Missouri River Dye Trace Experiment to Support Understanding of Free Embryo Drift

Science Center Objects

By Dr. Robb Jacobson

June 27, 2016

Missouri River scientists started the first phase of the pallid sturgeon free embryo drift study by employing a standard method to understand how hydraulic processes vary the rate of downstream transport of dissolved constituents and particles.  On June 26 they released 50 liters of rhodamine-WT dye (figure 1) into the Missouri River about 10 miles downstream of Fort Peck Dam, Montana (about 1.75 miles downstream of the Milk River confluence).  The downstream dispersion of dye is being recorded through a network of fluorometers distributed through about 84 miles of the river.  Rhodamine-WT is a harmless but very visible dye (figure 2) that is frequently used to study time of travel in river systems, usually to assess contaminant transport rates.

USGS scientists prepare to mix rhodamine-WT dye for the dye-trace experiment

Figure 1. USGS scientists prepare to mix rhodamine-WT dye for the dye-trace experiment. The suits are to keep the harmless dye off of clothing.

(Public domain.)

The rhodamine-WT dye is injected in the river uniformly across the channel.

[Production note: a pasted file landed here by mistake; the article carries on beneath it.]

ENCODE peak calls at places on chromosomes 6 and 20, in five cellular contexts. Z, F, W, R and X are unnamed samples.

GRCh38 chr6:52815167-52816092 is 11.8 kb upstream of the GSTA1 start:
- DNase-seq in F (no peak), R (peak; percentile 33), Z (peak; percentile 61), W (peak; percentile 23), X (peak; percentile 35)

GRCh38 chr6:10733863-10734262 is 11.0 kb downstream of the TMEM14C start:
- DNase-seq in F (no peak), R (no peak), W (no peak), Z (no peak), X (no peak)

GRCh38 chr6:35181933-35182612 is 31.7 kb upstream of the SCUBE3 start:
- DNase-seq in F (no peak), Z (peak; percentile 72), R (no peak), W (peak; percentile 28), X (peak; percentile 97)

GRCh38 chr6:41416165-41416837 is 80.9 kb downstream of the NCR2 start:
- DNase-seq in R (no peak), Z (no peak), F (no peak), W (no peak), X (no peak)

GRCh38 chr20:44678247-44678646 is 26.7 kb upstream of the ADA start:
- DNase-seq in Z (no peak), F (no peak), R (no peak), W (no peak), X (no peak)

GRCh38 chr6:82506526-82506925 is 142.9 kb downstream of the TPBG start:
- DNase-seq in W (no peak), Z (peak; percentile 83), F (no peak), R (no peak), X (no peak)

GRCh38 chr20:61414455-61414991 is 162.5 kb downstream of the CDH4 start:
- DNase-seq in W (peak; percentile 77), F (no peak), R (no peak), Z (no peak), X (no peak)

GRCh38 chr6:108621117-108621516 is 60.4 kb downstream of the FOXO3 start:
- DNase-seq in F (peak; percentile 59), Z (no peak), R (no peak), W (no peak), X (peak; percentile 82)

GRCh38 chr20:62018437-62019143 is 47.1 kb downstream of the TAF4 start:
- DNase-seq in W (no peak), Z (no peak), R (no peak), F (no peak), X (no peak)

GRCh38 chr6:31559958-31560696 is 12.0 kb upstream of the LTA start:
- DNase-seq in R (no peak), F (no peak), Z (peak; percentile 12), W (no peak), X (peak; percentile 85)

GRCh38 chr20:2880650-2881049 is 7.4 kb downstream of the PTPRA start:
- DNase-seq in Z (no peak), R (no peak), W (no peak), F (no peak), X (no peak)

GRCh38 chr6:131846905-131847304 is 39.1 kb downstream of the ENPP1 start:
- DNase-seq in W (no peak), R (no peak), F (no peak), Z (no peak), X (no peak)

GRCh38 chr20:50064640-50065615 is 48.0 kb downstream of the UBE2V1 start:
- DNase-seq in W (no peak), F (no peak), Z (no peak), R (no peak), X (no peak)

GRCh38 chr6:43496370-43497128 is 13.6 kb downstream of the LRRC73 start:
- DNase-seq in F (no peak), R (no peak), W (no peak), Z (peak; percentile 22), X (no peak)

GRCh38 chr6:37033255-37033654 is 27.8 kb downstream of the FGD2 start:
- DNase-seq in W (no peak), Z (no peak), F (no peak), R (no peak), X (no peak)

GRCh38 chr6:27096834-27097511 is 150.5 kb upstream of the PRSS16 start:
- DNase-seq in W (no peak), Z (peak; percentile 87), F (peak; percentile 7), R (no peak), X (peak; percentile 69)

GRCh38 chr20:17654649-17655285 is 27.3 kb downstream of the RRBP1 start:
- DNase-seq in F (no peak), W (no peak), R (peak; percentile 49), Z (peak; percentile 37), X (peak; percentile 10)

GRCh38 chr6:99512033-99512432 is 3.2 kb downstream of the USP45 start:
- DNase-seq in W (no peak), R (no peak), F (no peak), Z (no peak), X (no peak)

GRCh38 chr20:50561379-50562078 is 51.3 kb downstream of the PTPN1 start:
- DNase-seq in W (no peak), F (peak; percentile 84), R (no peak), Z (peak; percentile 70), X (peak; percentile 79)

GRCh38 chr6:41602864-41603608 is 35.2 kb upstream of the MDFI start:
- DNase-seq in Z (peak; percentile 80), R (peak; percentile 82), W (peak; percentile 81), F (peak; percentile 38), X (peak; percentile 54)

Figure 2. The rhodamine-WT dye is injected in the river uniformly across the channel.

(Public domain.)

The experiment is being helped a great deal by collaboration with US Army Corps of Engineers and Western Area Power Administration, who have arranged for near-steady flows for the duration of the experiment.

The initial effect of putting the dye in the river is dramatic, as nearly the entire river turned bright red (figure 3).  With continuous dilution, the bright red faded to burnt umber after drifting about 6 miles.  After 20 miles it was no longer visually identifiable, although the instruments have been able to detect the dye to concentrations as low as 1 parts per billion.

Dramatic results were visual for the first 6 miles downstream.

Figure 3. Dramatic results were visual for the first 6 miles downstream.

(Public domain.)

Information from the dye trace is being used in near-real-time to refine the sampling strategy for the companion free embryo-drift experiment taking place in the afternoon of June 27.  More about the collaborative free embryo drift experiment in subsequent posts.